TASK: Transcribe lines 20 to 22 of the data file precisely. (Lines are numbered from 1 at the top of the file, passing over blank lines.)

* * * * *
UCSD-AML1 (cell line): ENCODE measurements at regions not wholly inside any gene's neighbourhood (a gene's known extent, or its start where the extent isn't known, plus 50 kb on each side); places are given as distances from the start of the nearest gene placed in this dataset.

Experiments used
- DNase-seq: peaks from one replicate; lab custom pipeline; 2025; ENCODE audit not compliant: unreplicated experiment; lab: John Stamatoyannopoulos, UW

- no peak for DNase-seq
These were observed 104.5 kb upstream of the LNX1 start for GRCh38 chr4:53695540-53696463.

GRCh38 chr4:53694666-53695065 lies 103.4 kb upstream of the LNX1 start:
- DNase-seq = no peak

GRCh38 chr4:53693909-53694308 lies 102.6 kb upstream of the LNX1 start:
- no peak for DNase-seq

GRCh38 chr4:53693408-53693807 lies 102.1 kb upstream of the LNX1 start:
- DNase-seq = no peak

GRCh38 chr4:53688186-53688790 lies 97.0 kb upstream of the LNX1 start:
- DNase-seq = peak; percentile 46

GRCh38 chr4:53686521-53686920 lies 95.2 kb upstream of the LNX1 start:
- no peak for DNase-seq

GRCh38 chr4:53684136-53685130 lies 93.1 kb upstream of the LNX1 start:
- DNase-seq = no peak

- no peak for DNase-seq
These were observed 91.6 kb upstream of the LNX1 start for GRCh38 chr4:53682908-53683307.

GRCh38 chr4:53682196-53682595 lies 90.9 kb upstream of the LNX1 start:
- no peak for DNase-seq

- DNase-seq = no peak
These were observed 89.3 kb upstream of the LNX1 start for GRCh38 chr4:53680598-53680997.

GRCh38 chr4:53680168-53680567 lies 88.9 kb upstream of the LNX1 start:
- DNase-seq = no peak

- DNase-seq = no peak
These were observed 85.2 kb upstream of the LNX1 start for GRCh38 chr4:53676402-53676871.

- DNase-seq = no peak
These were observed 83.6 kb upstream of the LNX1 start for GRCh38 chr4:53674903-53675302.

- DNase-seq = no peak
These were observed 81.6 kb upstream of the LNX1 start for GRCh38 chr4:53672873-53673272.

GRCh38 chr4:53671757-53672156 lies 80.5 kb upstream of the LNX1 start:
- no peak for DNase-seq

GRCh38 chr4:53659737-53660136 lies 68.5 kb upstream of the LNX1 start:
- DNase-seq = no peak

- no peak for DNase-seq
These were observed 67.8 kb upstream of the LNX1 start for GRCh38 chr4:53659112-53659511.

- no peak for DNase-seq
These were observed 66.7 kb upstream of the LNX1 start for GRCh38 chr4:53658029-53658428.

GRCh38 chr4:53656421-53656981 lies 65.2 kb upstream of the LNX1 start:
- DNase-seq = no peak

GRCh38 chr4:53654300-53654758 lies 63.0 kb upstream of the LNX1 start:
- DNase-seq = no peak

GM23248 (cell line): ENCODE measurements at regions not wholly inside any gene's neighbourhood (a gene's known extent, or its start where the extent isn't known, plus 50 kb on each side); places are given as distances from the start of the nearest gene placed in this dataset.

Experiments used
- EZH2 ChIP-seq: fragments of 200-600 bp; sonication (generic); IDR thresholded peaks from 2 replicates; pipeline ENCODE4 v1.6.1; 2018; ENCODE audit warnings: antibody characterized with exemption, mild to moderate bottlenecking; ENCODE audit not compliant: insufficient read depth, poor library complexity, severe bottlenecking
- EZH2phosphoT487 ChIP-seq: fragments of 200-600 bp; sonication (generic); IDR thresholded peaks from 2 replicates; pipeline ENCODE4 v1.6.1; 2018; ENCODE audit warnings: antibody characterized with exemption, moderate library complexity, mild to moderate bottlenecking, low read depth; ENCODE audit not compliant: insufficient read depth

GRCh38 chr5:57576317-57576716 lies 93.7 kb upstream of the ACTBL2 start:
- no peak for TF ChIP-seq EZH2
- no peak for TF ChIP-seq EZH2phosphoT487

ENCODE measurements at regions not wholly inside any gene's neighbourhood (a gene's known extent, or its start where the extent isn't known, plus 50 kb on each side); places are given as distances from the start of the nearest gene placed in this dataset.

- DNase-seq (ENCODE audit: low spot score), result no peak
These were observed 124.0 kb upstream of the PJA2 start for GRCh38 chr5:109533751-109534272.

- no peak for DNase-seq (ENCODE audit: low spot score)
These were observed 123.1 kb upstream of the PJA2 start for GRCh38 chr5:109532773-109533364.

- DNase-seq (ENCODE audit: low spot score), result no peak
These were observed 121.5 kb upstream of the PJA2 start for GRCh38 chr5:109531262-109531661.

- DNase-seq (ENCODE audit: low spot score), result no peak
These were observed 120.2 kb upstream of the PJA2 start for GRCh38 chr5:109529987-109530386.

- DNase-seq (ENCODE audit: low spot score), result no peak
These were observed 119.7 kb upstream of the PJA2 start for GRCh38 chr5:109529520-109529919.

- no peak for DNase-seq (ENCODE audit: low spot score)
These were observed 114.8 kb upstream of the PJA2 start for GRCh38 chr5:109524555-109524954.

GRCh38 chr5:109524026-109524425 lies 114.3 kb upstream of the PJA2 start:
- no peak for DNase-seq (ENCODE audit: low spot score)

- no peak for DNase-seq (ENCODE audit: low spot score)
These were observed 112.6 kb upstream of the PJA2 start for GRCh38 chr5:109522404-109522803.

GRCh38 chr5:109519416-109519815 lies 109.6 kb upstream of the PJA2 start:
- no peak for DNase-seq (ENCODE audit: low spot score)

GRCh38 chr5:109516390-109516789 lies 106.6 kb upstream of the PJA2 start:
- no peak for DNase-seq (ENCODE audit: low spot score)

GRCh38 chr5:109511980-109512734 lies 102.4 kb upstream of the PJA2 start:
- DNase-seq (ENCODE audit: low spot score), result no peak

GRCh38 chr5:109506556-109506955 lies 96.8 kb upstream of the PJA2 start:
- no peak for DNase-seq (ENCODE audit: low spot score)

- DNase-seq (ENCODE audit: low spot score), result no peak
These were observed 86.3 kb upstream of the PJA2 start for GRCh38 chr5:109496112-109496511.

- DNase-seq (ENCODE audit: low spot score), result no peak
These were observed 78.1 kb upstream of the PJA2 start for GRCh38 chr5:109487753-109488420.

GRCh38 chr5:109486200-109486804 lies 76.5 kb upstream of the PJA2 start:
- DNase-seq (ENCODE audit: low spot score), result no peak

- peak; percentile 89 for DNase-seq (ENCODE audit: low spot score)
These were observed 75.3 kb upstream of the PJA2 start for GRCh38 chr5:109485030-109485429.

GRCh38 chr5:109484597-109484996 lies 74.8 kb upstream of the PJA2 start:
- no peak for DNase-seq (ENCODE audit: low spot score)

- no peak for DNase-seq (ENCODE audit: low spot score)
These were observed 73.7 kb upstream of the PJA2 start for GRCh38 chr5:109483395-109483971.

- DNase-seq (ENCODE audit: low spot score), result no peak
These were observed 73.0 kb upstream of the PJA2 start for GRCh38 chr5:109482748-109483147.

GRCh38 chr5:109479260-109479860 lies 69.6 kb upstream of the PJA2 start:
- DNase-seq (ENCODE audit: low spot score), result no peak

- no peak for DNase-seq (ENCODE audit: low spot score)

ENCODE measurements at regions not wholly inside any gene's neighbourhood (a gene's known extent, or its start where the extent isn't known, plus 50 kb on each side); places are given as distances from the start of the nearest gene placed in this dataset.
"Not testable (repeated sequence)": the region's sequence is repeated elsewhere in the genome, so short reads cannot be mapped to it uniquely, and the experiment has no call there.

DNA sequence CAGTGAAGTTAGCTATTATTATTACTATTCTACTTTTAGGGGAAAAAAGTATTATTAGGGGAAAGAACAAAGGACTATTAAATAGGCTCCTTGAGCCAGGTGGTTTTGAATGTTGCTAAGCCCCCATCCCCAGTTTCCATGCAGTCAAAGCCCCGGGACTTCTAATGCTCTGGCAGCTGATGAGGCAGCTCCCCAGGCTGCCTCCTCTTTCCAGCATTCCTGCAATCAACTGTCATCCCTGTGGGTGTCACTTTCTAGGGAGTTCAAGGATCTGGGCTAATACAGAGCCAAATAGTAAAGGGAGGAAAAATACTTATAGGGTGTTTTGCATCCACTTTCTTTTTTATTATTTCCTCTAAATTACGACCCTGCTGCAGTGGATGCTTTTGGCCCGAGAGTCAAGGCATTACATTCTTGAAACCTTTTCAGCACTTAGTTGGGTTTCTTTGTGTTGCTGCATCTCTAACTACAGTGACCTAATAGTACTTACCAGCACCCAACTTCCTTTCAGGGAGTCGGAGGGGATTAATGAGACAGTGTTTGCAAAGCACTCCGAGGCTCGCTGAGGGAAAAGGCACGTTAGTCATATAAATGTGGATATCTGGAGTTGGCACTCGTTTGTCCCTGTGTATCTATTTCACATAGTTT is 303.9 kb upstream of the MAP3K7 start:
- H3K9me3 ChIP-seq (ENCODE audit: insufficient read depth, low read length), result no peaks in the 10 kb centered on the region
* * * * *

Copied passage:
GRCh38 chr4:53682196-53682595 lies 90.9 kb upstream of the LNX1 start:
- no peak for DNase-seq

- DNase-seq = no peak